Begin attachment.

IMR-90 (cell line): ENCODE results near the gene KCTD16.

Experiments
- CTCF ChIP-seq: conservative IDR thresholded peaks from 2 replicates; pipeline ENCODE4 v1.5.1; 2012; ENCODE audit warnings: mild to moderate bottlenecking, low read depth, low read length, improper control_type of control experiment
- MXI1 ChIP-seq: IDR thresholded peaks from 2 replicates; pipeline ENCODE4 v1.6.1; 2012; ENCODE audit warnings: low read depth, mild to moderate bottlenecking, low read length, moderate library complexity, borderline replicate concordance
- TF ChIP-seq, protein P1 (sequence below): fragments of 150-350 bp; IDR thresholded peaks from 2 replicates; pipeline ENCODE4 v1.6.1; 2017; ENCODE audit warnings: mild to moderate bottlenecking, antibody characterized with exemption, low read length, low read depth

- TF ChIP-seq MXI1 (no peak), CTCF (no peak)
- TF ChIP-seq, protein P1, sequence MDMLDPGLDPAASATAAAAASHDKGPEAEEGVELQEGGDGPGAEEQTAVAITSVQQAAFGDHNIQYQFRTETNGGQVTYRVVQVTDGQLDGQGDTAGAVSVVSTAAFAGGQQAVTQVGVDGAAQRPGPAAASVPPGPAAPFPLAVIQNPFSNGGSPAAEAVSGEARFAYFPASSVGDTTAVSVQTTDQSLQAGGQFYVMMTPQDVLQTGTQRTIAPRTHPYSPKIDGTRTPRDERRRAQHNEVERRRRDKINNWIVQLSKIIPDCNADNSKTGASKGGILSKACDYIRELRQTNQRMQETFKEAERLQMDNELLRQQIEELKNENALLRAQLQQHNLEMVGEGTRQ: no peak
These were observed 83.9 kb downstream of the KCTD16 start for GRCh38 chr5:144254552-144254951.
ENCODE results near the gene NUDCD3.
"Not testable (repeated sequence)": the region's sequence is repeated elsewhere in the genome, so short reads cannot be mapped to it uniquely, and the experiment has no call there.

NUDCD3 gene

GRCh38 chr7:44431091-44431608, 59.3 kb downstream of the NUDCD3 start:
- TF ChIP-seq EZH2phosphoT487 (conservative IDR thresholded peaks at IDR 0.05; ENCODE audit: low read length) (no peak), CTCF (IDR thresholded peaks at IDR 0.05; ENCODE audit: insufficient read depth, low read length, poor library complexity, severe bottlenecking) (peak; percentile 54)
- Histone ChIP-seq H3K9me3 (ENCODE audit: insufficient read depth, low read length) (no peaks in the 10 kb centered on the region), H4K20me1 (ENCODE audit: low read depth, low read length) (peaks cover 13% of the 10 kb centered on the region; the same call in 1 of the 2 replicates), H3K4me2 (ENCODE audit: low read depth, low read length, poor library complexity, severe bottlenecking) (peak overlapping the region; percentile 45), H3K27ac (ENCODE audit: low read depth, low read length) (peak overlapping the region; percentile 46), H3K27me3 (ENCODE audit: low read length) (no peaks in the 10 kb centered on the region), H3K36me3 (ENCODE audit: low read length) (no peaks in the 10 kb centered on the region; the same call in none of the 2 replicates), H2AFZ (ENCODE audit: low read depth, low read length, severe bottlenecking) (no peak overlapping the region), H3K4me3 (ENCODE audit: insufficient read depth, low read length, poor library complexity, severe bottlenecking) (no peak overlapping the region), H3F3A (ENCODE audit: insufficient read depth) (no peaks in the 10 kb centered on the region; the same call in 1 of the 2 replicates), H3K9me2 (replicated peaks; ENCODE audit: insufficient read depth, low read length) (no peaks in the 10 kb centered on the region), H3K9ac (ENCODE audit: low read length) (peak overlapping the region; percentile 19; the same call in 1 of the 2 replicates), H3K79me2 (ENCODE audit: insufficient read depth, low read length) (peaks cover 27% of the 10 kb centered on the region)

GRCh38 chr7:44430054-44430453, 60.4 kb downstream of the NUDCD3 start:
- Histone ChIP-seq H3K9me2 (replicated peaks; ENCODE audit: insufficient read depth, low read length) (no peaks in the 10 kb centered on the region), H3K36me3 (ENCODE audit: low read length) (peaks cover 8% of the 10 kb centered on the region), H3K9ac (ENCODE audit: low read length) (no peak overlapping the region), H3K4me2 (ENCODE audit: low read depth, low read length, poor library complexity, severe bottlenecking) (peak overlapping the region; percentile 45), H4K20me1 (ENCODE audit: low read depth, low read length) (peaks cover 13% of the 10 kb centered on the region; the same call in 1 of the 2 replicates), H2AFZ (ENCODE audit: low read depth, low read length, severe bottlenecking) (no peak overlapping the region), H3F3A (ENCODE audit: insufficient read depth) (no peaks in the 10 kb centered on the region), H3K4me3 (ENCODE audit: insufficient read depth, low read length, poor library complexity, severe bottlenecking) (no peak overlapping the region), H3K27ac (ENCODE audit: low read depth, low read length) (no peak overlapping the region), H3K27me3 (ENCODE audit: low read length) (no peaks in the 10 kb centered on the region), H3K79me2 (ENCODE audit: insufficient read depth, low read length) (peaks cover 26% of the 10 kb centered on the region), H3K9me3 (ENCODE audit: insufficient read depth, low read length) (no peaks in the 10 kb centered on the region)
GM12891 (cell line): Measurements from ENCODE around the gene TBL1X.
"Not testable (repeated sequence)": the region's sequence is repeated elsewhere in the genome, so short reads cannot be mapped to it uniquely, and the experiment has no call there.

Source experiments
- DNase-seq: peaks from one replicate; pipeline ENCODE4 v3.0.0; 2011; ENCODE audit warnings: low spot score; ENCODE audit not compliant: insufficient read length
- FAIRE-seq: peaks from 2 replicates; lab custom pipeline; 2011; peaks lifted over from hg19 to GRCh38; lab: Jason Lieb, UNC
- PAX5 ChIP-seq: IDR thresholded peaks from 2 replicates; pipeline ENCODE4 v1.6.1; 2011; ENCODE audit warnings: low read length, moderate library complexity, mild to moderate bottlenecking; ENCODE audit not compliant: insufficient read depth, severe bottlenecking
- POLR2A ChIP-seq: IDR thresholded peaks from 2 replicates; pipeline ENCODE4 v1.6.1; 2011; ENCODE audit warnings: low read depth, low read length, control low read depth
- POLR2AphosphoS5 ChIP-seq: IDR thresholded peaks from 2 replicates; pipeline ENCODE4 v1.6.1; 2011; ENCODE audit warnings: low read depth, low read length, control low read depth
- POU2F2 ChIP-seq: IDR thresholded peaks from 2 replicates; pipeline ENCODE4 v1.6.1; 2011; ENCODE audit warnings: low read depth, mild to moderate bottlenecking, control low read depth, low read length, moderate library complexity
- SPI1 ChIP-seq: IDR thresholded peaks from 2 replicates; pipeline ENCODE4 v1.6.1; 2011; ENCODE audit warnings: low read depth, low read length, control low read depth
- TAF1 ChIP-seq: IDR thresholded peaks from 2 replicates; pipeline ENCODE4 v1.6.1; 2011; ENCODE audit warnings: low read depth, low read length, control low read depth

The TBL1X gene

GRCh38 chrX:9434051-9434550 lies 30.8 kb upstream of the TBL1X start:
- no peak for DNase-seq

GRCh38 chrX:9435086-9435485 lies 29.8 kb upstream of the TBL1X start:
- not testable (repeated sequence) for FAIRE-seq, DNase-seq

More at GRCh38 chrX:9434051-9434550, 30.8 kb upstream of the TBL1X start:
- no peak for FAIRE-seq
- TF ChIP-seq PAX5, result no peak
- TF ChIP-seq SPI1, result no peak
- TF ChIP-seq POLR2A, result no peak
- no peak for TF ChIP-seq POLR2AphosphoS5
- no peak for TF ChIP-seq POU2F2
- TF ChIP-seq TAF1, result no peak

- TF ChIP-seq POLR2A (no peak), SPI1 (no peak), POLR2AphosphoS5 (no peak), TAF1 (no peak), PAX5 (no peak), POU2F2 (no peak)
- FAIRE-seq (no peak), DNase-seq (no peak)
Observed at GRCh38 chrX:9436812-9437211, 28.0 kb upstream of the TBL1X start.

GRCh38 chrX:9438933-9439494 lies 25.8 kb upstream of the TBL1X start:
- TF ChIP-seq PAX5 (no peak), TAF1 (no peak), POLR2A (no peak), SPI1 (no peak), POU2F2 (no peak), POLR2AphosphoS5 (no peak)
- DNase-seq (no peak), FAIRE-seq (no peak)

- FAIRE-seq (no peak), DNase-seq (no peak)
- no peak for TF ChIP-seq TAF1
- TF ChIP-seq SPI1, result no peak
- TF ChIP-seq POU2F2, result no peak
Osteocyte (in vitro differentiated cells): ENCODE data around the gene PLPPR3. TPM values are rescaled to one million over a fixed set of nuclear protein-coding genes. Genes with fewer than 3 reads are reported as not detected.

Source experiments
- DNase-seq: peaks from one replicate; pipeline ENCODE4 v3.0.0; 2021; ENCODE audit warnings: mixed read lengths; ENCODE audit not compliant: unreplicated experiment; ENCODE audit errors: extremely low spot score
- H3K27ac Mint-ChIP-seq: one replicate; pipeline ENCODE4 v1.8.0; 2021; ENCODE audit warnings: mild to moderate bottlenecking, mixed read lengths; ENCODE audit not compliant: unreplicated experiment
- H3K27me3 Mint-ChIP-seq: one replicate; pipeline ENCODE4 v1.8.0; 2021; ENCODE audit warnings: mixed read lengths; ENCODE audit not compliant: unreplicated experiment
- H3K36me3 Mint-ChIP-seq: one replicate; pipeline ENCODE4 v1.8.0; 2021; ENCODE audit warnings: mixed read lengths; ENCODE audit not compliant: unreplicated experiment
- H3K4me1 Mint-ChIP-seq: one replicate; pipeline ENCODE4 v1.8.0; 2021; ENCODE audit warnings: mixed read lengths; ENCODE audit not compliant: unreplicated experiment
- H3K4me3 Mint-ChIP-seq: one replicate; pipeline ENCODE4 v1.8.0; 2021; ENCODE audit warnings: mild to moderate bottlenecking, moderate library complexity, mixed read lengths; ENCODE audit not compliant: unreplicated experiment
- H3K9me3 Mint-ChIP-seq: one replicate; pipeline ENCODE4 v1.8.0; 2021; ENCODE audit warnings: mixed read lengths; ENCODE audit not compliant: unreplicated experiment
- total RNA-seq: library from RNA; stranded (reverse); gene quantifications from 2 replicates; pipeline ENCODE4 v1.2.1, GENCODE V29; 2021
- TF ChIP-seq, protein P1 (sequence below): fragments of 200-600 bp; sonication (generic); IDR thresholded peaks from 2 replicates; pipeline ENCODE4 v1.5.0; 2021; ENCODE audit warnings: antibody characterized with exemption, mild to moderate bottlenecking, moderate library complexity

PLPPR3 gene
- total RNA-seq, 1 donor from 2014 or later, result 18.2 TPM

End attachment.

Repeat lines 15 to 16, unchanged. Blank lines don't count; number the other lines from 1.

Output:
GRCh38 chr7:44430054-44430453, 60.4 kb downstream of the NUDCD3 start:
- Histone ChIP-seq H3K9me2 (replicated peaks; ENCODE audit: insufficient read depth, low read length) (no peaks in the 10 kb centered on the region), H3K36me3 (ENCODE audit: low read length) (peaks cover 8% of the 10 kb centered on the region), H3K9ac (ENCODE audit: low read length) (no peak overlapping the region), H3K4me2 (ENCODE audit: low read depth, low read length, poor library complexity, severe bottlenecking) (peak overlapping the region; percentile 45), H4K20me1 (ENCODE audit: low read depth, low read length) (peaks cover 13% of the 10 kb centered on the region; the same call in 1 of the 2 replicates), H2AFZ (ENCODE audit: low read depth, low read length, severe bottlenecking) (no peak overlapping the region), H3F3A (ENCODE audit: insufficient read depth) (no peaks in the 10 kb centered on the region), H3K4me3 (ENCODE audit: insufficient read depth, low read length, poor library complexity, severe bottlenecking) (no peak overlapping the region), H3K27ac (ENCODE audit: low read depth, low read length) (no peak overlapping the region), H3K27me3 (ENCODE audit: low read length) (no peaks in the 10 kb centered on the region), H3K79me2 (ENCODE audit: insufficient read depth, low read length) (peaks cover 26% of the 10 kb centered on the region), H3K9me3 (ENCODE audit: insufficient read depth, low read length) (no peaks in the 10 kb centered on the region)